Another notable strength of this film is its soundtrack. It starts with the American Horror Story-like opening credits: creepy music accompanies extreme close-ups of threatening-looking elements slithering and coalescing. On several occasions, the viewer is treated to Mozart’s “The Queen of the Night Aria”, which would make watching cell cultures incubate entertaining. During the most intense scenes, a jarring shriek escalates the action in an admirably unsubtle way.

There are masterful lab horror films like The Fly and the less well-known Splice, and there are their deliciously preposterous cousins like I-Frankenstein. The Lazarus Effect falls somewhere in the middle. Though the trailer tries to connect it (by way of producer) to Insidious, The Purge, and Paranormal Activity, The Lazarus Effect is, by comparison, playing in the minor leagues. Still, many love to (and even prefer to) watch those minor leaguers.

The critics blasted The Lazarus Effect with typical complaints: highly derivative, chaotic, an over-qualified cast wasted by an impatient plot. Even the general public has met it with a tepid response.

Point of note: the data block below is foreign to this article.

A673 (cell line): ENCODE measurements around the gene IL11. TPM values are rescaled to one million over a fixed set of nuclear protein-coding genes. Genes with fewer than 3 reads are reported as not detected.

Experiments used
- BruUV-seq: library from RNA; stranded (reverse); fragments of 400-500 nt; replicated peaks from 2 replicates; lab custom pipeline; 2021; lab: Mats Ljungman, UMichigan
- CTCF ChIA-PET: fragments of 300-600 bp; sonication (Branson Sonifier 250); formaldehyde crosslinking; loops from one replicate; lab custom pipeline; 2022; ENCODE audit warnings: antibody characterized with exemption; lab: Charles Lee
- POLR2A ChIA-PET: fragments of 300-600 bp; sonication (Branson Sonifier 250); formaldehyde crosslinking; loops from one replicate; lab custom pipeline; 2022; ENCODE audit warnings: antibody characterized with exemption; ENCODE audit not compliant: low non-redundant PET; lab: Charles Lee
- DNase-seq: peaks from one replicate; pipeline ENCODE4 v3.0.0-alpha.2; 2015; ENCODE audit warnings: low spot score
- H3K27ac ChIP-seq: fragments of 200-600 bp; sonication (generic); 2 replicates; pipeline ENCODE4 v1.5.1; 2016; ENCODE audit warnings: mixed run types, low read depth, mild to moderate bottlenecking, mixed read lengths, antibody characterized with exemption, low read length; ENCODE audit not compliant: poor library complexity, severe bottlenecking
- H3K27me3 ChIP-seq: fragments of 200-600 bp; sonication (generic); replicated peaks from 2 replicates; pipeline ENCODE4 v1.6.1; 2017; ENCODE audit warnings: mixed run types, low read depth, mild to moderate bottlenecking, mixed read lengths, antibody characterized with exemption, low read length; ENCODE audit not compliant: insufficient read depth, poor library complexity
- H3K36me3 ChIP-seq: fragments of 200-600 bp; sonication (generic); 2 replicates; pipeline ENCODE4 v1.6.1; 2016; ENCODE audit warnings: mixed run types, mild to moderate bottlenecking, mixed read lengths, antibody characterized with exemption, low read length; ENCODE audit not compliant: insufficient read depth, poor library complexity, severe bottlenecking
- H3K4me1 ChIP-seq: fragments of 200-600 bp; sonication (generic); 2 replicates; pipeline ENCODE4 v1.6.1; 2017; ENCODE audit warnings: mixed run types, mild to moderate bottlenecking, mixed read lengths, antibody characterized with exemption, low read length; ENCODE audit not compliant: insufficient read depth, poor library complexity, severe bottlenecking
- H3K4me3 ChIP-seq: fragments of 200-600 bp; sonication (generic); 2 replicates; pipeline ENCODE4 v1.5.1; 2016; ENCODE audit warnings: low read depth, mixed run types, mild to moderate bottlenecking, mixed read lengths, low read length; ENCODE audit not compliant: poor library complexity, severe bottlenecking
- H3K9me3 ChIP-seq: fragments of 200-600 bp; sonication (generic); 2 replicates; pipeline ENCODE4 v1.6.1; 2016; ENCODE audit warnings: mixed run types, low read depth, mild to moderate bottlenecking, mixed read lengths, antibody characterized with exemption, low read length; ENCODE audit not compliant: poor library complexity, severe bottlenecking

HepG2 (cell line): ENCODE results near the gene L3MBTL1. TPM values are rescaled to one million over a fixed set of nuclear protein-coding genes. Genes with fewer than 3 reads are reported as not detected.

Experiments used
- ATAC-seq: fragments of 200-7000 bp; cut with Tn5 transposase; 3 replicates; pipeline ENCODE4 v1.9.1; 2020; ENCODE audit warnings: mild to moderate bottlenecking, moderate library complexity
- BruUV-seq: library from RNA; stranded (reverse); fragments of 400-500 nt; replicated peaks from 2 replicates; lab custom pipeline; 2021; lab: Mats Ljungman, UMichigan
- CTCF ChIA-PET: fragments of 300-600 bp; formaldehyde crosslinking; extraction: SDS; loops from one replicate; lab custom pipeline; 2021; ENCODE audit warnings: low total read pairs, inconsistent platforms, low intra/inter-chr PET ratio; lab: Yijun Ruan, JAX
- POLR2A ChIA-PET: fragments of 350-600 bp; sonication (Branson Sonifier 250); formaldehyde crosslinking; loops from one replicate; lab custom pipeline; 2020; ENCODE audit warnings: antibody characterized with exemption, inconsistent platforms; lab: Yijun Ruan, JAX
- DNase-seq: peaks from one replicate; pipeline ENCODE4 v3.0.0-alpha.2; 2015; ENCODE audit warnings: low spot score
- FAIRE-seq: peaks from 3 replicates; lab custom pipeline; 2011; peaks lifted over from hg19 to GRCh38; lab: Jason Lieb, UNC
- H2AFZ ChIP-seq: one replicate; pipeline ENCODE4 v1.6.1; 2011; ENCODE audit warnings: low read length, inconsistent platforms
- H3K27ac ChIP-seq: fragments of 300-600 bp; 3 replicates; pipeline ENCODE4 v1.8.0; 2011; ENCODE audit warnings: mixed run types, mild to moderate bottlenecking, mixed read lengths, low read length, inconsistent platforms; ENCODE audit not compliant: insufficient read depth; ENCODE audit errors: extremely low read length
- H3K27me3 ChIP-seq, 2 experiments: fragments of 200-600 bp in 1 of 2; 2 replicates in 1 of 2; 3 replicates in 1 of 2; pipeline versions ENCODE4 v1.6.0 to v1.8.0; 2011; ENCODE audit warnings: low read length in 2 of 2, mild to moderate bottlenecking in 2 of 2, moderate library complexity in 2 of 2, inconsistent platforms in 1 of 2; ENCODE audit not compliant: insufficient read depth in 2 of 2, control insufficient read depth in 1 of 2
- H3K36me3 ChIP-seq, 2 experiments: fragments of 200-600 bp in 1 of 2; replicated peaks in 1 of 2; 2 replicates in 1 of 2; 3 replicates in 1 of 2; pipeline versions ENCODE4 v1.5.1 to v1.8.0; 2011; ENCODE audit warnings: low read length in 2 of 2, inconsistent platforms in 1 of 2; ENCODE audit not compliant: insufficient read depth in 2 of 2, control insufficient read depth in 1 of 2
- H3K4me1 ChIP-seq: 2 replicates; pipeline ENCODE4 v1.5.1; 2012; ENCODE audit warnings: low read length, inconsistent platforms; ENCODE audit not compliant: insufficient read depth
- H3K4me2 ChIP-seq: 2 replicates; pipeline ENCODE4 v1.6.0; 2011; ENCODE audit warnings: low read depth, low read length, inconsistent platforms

Nevertheless, there are a few perhaps juvenile viewers who applaud this film, and I, fortunately, count myself among them.

Friday, 6 March 2015

Interstellar | review by Jacob Edwards

A stellar cast, interred amidst the stars.

At almost three hours in length, Christopher Nolan’s epic SF film Interstellar falls roughly into three acts: humanity clinging to life on a dust-ridden, dying Earth; a last-ditch mission to seek out habitable planets through a wormhole in spacetime; and the consequences (small- as much as large-scale) of that mission going awry. Such is the broad progression of plot. In a critical sense, what plays out on screen is a compellingly envisaged scenario that compromises itself in favour of the box office and then descends further still into the warm glow of metaphysics. For all its cinematic excellence, this is the equivalent of Albert Einstein and his conceptual twin brother playing four-dimensional Monopoly and each contriving to make need of a specially tailored get-out-of-jail-free card. It is an engrossing spectacle, to be sure, but a somewhat unsatisfying comedown from what might have been.